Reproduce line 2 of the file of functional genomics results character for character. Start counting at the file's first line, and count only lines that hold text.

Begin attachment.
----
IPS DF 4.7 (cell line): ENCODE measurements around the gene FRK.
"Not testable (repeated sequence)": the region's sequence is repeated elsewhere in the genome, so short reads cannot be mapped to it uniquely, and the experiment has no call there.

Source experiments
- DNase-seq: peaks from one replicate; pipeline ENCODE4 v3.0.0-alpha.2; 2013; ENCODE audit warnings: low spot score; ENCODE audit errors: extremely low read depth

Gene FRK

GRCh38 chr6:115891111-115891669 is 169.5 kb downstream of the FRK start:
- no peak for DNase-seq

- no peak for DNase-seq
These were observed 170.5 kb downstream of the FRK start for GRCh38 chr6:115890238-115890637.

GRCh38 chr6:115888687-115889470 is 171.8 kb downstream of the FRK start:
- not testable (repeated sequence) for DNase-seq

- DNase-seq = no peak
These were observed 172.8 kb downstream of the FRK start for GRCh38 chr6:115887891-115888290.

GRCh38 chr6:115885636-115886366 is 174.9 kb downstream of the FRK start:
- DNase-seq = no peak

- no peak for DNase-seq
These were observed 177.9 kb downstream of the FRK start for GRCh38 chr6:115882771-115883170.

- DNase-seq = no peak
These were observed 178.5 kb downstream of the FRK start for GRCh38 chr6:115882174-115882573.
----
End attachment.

"Not testable (repeated sequence)": the region's sequence is repeated elsewhere in the genome, so short reads cannot be mapped to it uniquely, and the experiment has no call there.